New litter brings joy to Baylham House

VIDEO ONE of the rarest breeds at Baylham House Farm isn't quite so rare today . . . after supermum Prudence gave birth to a litter of 14 piglets.The middle white sow gave birth to the largest litter the farm has ever seen just days after it reopened after being closed because of the bluetongue outbreak at the end of last month.

ONE of the rarest breeds at Baylham House Farm isn't quite so rare today . . . after supermum Prudence gave birth to a litter of 14 piglets.

The middle white sow gave birth to the largest litter the farm has ever seen just days after it reopened after being closed because of the bluetongue outbreak at the end of last month.

Earlier this year Prudence hit the headlines as she worked hard to keep her youngsters cool during one of the summer's rare warm spells.

Now she's back in the headlines with her big brood which will be delighting visitors to the farm during the autumn.


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Neil Storer from Baylham House said: “This is the biggest litter we've ever had on the farm and Prudence and the piglets are doing very well.

“A couple of the piglets are slightly smaller than the rest so we are giving them supplemental feeds, but all seems very well.”

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Prudence is three and a half years old and pigs can continue to raise families until they are about eight.

Mr Storer said: “They have about two and a half litters a year. Once the piglets are weaned we introduce her to a boar again - they are happy about that kind of life.”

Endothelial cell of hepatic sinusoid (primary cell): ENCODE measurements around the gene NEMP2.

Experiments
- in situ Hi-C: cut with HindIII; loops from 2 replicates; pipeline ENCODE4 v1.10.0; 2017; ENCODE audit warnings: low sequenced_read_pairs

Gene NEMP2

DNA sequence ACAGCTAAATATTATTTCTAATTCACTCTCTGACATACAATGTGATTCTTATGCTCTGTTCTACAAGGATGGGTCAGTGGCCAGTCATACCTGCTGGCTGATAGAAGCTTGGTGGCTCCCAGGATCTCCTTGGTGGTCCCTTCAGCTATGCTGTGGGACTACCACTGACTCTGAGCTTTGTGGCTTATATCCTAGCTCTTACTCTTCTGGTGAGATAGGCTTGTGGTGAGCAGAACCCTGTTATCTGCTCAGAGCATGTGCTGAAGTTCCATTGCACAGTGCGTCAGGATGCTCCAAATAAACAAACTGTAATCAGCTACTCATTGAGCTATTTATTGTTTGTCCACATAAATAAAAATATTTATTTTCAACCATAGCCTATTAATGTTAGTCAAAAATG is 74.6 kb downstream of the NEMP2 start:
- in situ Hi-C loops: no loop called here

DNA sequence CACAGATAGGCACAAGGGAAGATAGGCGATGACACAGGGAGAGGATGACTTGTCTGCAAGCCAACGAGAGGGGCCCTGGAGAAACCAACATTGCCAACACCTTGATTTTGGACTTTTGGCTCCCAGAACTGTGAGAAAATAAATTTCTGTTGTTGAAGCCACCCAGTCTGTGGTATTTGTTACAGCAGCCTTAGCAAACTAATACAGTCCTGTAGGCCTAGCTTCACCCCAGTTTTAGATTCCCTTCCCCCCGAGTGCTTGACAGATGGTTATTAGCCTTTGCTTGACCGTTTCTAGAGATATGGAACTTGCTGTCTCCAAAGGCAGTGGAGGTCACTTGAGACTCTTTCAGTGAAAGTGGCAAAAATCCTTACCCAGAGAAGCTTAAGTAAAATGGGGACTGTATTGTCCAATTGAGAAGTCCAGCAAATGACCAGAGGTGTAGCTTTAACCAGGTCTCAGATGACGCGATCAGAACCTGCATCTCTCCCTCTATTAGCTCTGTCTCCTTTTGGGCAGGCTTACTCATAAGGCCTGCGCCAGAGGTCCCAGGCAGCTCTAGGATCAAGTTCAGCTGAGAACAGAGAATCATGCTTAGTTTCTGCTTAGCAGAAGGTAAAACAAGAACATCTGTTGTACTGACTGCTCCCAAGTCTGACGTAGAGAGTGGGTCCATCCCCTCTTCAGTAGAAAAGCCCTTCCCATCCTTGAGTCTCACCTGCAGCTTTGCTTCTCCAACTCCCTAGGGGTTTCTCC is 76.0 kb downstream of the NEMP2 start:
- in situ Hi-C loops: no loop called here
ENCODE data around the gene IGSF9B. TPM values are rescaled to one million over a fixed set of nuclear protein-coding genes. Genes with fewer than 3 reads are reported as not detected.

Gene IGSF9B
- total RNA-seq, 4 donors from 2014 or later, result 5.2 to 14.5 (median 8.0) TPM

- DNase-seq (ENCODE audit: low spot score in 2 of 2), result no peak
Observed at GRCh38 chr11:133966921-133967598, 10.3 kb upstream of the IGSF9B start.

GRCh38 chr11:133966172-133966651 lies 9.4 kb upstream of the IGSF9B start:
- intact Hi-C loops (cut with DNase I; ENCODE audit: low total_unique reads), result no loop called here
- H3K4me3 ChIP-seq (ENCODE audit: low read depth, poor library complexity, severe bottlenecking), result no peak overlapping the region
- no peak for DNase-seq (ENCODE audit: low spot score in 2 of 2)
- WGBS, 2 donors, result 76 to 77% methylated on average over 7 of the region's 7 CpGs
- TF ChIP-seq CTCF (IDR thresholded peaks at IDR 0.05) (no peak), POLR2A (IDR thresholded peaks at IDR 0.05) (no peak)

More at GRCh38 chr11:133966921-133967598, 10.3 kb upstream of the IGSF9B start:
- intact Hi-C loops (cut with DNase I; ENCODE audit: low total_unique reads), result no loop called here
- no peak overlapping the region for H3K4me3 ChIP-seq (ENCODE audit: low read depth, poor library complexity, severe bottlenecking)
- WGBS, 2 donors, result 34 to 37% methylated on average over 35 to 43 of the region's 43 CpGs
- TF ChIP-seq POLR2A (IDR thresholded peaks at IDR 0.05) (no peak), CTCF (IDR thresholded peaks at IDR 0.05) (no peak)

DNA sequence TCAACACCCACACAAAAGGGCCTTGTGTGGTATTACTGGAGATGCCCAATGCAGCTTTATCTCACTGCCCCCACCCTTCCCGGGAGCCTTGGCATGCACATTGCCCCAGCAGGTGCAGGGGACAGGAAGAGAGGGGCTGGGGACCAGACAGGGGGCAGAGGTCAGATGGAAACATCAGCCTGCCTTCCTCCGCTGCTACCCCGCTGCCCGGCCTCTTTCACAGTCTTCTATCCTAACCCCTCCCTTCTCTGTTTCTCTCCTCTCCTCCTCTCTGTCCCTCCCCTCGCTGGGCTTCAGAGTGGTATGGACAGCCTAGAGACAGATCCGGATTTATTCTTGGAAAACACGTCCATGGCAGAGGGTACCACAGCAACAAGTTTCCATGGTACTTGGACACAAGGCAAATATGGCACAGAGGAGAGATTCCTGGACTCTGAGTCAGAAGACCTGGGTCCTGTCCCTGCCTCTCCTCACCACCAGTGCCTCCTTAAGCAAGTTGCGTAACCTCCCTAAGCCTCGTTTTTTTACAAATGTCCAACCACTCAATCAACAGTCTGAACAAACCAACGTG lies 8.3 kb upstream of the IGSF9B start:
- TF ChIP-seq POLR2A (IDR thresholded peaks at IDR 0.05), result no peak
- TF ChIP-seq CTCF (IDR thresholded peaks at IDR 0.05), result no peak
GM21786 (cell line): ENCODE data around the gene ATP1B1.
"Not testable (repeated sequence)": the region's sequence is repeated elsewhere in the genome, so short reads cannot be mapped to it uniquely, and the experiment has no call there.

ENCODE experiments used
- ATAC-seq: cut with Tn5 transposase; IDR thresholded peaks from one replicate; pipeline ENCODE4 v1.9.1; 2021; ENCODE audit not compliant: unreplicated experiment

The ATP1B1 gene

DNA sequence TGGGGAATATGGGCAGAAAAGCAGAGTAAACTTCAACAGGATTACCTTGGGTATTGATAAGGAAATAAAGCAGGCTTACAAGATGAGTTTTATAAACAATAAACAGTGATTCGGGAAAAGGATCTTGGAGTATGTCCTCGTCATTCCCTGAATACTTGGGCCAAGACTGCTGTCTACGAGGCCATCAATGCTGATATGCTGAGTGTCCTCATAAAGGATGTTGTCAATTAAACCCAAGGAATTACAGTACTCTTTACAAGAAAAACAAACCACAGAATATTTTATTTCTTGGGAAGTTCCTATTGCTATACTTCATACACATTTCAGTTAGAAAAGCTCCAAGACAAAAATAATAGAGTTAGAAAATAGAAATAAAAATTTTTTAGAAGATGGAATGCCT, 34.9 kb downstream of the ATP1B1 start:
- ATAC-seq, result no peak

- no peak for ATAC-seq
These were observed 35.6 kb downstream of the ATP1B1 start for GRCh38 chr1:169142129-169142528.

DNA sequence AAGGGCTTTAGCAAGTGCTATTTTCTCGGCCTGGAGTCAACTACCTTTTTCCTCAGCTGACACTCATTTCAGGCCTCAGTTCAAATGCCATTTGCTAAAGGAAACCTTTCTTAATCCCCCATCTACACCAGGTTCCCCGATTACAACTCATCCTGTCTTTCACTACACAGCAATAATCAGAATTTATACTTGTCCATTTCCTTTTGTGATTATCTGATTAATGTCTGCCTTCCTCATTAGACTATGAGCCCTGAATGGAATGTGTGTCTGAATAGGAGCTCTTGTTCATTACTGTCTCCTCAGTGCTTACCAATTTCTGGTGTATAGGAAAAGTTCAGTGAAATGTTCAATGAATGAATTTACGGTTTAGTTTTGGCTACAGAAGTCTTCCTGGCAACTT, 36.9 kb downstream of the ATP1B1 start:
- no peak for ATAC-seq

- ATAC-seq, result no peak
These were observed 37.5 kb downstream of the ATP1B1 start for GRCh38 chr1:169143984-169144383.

Prudence kept the family very busy with the arrival of her litter on Sunday - she started giving birth at 6pm and carried on until 11.30pm.

Mr Storer said: “This is a wonderful event. Having had two cows slaughtered because of bluetongue, it is wonderful to see new life arriving on the farm. Those lost cows are now behind us and we have to move on.”

And the farm is looking forward to another happy event. There has been a gap in its exhibits after Debbie, the Highland Cow, had to be put down after testing positive for bluetongue.

Now her daughter Fiona is due to arrive back at the farm - where she was born - with her own daughter on Friday.

And Mr Storer said it was good to see visitors back at the farm.

“We have been very pleased to be open again and I think the animals have liked being able to see people again,” he said.

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